“We know God does not want us to lie, steal, cheat, murder or commit adultery and God wants us to love our neighbor and be people of prayer, generosity and service, to be forgiving,” Neal said. “Once we understand that general picture of God’s will for everyone, then we can move to the more particular. If these are things we are asked to do as a Christian, then in what way in my particular space and with the needs around me can I make them real? So, the first step is knowing what God is asking of all and making sure we’re committed to all. Then you begin the process to come to self-knowledge – what things do other people see in me?”
The process of discerning God’s will, Neal said, continues with prayer, which leads to an internal sense of peace. Whether it is a big decision or small decision, the time comes to actually do it and test it out.
“It’s a good, common-sense way to make good decisions and learn more effectively to discern what God’s will is,” Neal said.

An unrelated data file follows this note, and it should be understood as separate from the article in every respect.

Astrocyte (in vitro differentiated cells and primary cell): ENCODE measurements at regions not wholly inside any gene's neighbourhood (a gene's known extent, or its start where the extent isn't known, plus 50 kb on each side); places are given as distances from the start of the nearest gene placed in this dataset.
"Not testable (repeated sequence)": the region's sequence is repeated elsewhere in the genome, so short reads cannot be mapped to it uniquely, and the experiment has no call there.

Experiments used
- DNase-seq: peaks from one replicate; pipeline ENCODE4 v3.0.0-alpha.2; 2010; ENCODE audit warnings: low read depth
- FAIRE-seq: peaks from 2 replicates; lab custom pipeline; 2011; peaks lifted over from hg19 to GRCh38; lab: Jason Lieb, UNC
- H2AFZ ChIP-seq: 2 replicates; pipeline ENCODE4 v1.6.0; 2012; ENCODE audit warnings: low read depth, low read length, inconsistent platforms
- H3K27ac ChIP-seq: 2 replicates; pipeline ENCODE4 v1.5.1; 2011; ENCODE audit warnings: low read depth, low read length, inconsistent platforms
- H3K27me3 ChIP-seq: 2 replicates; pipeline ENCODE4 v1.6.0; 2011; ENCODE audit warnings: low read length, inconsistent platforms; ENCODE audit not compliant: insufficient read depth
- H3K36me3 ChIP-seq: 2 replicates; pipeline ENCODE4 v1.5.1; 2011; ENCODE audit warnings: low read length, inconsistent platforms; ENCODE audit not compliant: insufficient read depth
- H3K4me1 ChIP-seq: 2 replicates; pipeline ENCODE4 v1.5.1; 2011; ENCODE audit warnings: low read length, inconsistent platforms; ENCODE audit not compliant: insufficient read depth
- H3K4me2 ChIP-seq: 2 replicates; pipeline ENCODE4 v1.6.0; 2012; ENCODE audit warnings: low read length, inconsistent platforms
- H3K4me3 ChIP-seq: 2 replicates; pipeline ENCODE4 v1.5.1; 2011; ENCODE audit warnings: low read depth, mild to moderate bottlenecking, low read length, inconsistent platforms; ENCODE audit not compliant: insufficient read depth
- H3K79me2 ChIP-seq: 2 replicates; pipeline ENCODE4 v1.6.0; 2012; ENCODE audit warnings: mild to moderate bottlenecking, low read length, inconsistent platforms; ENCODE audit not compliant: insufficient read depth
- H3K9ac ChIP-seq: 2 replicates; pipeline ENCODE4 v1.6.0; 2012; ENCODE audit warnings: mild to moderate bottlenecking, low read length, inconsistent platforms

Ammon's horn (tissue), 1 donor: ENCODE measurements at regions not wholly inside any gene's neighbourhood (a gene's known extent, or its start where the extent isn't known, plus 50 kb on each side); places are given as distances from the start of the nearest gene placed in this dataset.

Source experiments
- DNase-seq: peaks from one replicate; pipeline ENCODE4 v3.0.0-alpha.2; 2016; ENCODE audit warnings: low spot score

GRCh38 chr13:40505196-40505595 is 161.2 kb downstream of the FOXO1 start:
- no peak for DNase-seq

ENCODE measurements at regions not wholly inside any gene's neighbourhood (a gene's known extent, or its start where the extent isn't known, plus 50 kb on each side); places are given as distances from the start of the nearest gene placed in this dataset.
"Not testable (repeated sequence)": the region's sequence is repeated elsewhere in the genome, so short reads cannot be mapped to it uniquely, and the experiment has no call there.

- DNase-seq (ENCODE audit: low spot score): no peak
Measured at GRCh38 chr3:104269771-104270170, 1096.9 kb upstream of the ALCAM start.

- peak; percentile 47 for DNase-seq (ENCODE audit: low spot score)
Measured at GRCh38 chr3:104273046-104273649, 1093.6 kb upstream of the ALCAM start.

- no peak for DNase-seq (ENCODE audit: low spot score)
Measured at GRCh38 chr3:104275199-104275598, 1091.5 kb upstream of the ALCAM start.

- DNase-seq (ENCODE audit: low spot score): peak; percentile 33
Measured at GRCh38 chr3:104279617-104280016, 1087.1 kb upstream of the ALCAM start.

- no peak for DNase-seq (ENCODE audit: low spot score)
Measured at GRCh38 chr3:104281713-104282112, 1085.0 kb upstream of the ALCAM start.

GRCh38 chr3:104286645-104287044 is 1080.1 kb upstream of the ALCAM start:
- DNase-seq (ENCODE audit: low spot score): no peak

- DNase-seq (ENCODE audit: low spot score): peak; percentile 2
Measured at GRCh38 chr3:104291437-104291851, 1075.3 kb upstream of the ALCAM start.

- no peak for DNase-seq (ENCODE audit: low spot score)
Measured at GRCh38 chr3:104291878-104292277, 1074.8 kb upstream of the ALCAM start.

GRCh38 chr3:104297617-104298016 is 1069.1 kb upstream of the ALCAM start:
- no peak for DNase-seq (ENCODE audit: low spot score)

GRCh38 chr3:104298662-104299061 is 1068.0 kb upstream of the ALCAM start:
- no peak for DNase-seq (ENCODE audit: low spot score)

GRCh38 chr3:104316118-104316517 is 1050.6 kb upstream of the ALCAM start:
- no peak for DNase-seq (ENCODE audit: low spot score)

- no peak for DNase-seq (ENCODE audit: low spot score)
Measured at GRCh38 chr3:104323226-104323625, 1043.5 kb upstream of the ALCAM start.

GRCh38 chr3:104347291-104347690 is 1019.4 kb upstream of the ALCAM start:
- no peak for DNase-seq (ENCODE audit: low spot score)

St. Ignatius was spiritually perceptive in helping others “see what things can blind us and pull us away,” Neal said. “He called it desolation and consolation. He asks us to focus on what things leave us hollow and empty and which things inspire us to a sense of peace, zeal and passion.”
Veters said the workshop also suggests that it might be helpful if most people tried to build on their strengths rather than trying to improve their faults.
“The great example of that is penmanship,” Veters said. “If I try to write my name really neat with the hand I normally write with, I can practice and get even better. But if I try to write my name with the hand I don’t normally write with, no amount of practice is going to make me that much better. So, maybe this will help people discover their God-given talents so they can inspire their community.”
The workshop will be offered Oct. 13 from 8:30 a.m. to 3 p.m. at the Northshore Catholic Center. The online tool should be completed before the workshop. For information, go to www.cf.arch-no.org/leadership-development or contact Susie Veters at 596-3042.
Peter Finney Jr. can be reached at email@example.com.